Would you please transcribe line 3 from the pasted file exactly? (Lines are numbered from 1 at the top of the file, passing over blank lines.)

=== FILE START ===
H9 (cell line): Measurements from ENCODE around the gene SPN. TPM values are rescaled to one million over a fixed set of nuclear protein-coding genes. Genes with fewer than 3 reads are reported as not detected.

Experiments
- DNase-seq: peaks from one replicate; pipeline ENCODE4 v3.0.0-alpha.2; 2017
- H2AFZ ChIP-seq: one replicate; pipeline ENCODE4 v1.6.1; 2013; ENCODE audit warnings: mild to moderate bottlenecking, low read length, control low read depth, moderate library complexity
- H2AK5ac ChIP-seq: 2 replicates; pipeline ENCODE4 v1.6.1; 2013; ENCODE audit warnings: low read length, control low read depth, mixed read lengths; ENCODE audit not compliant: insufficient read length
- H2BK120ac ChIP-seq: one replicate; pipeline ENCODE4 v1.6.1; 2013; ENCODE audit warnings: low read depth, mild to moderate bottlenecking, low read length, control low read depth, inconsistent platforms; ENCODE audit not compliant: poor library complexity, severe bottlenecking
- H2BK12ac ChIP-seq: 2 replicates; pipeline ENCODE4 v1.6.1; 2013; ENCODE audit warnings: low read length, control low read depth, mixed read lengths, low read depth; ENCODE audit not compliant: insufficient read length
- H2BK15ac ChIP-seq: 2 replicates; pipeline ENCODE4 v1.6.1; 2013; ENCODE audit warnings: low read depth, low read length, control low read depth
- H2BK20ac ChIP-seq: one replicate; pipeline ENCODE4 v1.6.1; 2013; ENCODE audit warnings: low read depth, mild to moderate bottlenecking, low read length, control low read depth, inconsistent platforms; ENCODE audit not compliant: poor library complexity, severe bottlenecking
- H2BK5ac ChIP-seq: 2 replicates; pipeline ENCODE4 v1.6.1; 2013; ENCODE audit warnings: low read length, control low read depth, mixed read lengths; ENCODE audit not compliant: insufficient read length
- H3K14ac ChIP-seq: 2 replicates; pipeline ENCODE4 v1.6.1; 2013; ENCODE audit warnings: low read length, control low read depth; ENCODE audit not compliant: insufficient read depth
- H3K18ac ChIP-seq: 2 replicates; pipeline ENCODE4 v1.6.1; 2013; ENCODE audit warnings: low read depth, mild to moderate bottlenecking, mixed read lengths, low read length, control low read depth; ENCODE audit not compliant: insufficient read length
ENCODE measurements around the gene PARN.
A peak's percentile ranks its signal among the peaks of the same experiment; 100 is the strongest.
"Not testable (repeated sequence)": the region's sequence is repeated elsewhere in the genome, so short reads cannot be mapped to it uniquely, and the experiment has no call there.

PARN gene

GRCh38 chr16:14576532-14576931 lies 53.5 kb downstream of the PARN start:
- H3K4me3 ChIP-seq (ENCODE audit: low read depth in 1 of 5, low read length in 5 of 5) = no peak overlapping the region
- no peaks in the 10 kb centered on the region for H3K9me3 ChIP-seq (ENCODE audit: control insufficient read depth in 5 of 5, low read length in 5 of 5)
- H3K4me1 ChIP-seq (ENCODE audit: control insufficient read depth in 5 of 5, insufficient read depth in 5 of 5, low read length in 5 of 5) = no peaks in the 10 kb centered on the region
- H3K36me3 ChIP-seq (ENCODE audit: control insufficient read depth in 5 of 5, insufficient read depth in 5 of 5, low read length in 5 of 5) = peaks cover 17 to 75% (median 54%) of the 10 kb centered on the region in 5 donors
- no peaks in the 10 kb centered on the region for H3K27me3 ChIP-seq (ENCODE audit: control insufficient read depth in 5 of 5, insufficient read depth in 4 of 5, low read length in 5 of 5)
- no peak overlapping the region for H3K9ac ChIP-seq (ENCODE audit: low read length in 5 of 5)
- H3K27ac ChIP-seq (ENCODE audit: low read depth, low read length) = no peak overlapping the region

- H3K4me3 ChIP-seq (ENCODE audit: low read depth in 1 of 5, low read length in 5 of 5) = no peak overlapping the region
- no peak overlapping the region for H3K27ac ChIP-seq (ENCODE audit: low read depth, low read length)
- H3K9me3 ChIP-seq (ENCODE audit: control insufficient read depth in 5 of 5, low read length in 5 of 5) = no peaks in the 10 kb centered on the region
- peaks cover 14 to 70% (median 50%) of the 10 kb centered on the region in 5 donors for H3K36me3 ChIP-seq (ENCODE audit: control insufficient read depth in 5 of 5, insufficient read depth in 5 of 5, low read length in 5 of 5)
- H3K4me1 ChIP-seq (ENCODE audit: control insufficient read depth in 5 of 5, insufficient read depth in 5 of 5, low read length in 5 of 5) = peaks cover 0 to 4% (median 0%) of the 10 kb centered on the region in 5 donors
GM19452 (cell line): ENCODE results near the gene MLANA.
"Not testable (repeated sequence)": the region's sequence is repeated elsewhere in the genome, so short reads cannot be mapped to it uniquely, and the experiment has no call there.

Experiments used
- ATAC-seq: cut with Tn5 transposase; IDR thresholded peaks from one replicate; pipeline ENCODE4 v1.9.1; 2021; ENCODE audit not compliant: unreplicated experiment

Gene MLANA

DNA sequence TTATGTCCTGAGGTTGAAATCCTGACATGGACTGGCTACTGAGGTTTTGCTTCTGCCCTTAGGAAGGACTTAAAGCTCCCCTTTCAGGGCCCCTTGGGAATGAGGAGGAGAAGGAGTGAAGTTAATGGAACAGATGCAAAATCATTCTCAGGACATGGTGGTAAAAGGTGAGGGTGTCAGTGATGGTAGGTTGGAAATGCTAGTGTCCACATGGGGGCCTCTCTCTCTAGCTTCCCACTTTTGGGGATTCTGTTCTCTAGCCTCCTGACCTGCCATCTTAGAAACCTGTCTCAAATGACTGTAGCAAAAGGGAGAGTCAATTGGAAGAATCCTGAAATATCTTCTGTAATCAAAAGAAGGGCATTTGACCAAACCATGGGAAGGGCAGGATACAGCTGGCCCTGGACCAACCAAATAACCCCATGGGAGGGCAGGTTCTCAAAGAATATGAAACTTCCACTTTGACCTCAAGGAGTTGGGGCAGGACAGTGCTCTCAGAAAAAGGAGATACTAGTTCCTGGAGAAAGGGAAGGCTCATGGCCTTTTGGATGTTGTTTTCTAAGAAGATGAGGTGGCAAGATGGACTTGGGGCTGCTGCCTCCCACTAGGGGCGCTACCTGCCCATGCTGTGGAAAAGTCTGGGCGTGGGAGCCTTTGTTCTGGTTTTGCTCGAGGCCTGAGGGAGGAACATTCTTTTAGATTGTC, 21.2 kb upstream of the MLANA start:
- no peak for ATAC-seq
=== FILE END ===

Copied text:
- DNase-seq: peaks from one replicate; pipeline ENCODE4 v3.0.0-alpha.2; 2017